Before I moved to git, I had the same situation that many of you have had when it comes to managing build definitions. I had a build definition for each branch and for a single product this could have been several all doing the same thing. Yea, sure they were clones of each other and all I really needed to do was to change the path to the source in each case. Then in order to keep track of what each of these builds was for and what might have triggered it I would develop some sort of naming convention so that I could sort of tell without having to open it up. This really felt dirty and raised a red flag for me because once again we were introducing something into our environment that was not the same, but sort of the same. Wouldn’t it be better to actually have one build definition that we can use for all these various types of builds and different branches?
When you really look at git, you learn that a branch is nothing more than a pointer to a changeset. When you compare this to any of the centralized source control systems out there including VSTF the branch is pointing to a copy of the source control in a different location. With that said, then I should be able to create one build definition and with a wild card be able to even trigger a Continuous Integration (CI) build by checking in code and it would use the appropriate branch. That is absolutely true, and for the remainder of this post we will go over the simple steps to make that happen.
I will assume that you have a build that is working and your source code for this build is a git repository on TFS or VSTS. Because it is a Git repo, you can specify path filters to reduce the set of files that you want to trigger a build. According to the documentation, if you don’t set path filters, the the root folder of the repo is implicitly included by default. When you add an explicit path filter, the implicit include of the root folder is removed.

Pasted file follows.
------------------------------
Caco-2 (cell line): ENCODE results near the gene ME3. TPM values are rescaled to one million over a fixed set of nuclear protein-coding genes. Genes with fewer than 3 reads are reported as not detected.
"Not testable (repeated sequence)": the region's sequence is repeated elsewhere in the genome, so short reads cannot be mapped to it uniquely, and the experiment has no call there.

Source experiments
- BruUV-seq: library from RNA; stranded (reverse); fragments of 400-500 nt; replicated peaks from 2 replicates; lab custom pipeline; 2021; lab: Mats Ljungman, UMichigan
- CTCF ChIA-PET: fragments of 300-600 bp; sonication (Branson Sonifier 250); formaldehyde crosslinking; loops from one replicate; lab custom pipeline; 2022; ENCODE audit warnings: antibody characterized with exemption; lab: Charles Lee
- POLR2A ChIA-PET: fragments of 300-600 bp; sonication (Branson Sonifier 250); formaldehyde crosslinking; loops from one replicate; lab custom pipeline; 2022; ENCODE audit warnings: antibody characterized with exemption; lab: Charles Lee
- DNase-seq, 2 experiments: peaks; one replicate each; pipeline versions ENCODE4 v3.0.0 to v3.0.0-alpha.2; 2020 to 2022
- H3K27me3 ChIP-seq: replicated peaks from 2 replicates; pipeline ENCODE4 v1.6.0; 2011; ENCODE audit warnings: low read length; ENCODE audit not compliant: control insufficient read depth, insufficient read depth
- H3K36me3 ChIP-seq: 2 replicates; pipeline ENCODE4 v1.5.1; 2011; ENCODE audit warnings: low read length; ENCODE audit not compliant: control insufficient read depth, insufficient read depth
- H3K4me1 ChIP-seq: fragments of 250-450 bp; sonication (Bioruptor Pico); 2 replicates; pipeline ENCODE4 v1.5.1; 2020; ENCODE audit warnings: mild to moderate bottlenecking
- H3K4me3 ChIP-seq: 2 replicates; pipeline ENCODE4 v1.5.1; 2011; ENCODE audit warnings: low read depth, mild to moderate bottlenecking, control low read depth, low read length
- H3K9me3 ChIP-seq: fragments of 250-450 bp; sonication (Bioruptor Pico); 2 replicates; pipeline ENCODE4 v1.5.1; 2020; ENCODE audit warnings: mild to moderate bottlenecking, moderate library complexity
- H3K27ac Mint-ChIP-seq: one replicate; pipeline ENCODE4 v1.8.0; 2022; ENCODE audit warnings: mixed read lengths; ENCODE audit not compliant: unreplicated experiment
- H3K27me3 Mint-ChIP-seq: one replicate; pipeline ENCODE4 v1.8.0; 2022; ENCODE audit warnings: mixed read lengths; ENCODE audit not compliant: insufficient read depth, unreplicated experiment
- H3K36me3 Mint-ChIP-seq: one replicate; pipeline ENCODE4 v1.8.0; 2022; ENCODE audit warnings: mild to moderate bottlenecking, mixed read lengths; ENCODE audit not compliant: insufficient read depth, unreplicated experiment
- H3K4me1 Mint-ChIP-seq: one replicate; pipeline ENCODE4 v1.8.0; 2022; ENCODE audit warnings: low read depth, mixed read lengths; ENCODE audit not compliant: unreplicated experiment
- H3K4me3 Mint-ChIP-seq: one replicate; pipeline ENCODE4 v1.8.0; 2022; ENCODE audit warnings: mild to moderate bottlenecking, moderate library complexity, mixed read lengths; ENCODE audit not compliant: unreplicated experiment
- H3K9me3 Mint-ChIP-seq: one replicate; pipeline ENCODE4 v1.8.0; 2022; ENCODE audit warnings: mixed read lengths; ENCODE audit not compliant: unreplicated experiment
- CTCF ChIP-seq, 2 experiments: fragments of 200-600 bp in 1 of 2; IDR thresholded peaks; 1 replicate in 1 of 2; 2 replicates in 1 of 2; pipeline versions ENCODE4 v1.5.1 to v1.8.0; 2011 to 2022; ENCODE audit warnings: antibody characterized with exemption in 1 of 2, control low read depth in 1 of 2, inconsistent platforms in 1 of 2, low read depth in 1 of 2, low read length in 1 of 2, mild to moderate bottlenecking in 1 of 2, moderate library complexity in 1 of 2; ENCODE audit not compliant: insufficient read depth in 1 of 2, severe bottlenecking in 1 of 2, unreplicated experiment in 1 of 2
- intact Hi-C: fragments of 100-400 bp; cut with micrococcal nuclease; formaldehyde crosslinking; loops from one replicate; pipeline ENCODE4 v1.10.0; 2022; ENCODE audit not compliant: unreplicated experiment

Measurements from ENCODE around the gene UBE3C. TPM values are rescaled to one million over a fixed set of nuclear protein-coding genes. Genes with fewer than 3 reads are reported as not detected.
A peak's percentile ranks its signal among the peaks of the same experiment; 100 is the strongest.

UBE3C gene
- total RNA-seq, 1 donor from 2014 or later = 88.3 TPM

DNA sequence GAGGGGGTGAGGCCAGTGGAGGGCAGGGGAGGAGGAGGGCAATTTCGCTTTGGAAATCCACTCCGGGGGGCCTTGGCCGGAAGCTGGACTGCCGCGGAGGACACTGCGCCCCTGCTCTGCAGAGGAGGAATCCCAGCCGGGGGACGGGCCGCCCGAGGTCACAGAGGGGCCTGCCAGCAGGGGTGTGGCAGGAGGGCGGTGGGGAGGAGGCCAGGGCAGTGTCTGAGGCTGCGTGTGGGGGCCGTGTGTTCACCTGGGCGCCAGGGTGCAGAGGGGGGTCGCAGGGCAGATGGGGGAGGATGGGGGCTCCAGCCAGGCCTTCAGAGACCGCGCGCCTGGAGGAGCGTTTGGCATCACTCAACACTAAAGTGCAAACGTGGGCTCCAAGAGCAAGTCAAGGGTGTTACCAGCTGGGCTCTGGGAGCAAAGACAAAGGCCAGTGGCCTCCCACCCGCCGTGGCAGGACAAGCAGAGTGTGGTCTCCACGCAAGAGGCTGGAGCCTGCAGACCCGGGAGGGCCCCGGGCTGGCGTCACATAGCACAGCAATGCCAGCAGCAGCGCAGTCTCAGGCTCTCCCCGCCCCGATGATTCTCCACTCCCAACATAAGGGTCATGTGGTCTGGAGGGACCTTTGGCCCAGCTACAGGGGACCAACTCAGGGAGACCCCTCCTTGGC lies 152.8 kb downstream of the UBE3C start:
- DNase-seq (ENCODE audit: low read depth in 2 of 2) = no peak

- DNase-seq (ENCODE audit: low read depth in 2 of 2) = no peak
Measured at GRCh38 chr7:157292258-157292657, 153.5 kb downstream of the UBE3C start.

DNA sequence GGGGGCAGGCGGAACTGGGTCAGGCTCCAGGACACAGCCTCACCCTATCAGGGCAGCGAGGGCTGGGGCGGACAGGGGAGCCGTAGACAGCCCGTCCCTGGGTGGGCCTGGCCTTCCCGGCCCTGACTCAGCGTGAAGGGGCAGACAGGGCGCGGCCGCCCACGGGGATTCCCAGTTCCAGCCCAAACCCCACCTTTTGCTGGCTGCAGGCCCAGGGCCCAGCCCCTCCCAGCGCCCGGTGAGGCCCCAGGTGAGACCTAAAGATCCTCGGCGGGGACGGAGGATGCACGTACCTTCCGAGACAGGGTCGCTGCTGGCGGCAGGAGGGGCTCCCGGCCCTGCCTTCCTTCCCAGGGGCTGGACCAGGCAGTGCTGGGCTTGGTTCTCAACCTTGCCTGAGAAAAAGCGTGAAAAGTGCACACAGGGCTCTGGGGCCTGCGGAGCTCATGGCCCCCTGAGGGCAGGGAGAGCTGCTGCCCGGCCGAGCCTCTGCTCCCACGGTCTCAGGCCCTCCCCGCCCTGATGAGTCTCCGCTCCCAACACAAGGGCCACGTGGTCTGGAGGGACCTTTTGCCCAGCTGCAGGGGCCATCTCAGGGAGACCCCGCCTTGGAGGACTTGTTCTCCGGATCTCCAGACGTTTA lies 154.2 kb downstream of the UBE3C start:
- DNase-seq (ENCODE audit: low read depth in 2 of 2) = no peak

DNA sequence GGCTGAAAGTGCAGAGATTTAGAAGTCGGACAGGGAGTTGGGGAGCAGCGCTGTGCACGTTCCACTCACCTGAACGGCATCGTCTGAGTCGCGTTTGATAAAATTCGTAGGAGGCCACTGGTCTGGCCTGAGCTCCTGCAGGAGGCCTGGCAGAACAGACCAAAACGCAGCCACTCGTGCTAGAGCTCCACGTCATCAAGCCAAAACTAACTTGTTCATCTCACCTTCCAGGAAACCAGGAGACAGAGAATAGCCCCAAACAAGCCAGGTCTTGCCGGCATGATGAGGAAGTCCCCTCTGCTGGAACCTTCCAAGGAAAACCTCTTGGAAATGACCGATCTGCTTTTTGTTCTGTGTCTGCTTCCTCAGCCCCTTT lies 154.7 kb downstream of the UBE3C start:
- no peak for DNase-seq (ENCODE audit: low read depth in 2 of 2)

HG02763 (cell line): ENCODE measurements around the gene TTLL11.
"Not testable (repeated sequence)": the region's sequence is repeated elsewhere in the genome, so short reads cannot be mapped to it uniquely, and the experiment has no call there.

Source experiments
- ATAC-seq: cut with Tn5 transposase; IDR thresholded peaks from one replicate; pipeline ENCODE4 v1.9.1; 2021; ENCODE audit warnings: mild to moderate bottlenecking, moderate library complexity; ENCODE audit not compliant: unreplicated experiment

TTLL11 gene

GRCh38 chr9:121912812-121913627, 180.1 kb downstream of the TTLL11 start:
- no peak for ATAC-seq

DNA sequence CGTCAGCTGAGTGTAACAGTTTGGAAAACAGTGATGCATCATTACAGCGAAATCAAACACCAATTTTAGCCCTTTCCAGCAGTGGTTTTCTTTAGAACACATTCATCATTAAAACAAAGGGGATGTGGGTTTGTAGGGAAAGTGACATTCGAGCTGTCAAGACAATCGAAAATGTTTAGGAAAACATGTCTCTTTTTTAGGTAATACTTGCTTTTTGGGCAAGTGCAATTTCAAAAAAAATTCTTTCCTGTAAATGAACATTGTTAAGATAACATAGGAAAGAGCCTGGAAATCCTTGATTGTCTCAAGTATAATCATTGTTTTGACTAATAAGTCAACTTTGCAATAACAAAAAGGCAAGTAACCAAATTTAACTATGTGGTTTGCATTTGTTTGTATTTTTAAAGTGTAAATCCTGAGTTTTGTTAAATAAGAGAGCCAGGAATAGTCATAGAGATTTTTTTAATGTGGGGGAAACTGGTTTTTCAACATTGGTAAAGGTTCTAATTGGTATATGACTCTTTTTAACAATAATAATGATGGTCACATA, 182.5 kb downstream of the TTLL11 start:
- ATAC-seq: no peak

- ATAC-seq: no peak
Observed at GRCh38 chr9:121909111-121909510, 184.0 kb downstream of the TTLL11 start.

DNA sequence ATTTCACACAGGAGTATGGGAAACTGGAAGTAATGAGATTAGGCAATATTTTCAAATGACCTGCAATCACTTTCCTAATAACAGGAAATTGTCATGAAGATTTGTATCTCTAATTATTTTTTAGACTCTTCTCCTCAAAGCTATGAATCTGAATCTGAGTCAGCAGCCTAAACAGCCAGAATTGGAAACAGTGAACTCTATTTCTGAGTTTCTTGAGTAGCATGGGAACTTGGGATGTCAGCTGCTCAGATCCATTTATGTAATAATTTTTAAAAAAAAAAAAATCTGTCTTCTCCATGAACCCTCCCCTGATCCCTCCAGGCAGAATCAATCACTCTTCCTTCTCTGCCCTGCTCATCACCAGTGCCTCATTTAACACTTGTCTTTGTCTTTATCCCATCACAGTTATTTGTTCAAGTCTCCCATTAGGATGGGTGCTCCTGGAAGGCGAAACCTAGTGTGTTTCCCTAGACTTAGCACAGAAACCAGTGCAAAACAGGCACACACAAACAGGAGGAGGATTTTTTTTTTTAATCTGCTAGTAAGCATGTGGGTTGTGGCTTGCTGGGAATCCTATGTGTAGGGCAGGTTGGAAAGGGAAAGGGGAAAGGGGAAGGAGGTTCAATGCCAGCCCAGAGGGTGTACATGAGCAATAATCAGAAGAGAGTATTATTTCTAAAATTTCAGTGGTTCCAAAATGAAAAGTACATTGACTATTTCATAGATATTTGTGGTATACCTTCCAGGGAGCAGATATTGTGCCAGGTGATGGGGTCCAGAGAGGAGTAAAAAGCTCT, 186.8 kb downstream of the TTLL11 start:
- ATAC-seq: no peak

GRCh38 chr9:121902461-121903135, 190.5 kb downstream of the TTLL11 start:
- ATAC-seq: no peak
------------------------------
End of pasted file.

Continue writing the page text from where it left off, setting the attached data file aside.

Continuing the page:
This is exactly what we want to do but we want to include a couple of different paths. So lets start by going to the Build Definition and clicking on the Triggers sub-menu. Make sure that the Continuous Integration switch is turned on and next pay our attention to the Branch Filters. In my branching schema I use three (3) kinds of paths. Master of course, as this is where all the finished and releasable code lands up. I also use features for any new items I am implementing and I usually include the Work Item Number in my branch as well as a short description. So an example of a feature branch for me would look something like:
With that said I have a similar path for bugs which are things that have an incorrect behavior or something that needs to be fixed. In my branch Filters I would include 3 paths and the feature and bug would include the wild card to have everything included that is part of a feature or bug branch.
With this in place my commit pushed to the remote repository will kick off a new build for any new features and bugs that I have been working on. Even better, the very same build definition kicks off when ever I complete a pull requests into Master. Not a clone or a copy but exactly the same build. There is never a question about what happened to the build, but rather what code change or merge did we introduce that caused this problem.
Before I discovered this I was happily flipping the branch name between my features and bugs, the definition defaulted to master. Because of that I wasn’t even bothering with CI for the development branch and the trick was to always remember to build from the correct branch. Now I don’t even have to think about that because the branch that triggered the build is the branch that is being built. Just another thing that I could have easily screwed up is out of the picture. I don’t even have to think about kicking off a build and deployment as this just happens every time I commit my code and push those commits up to the remote Git.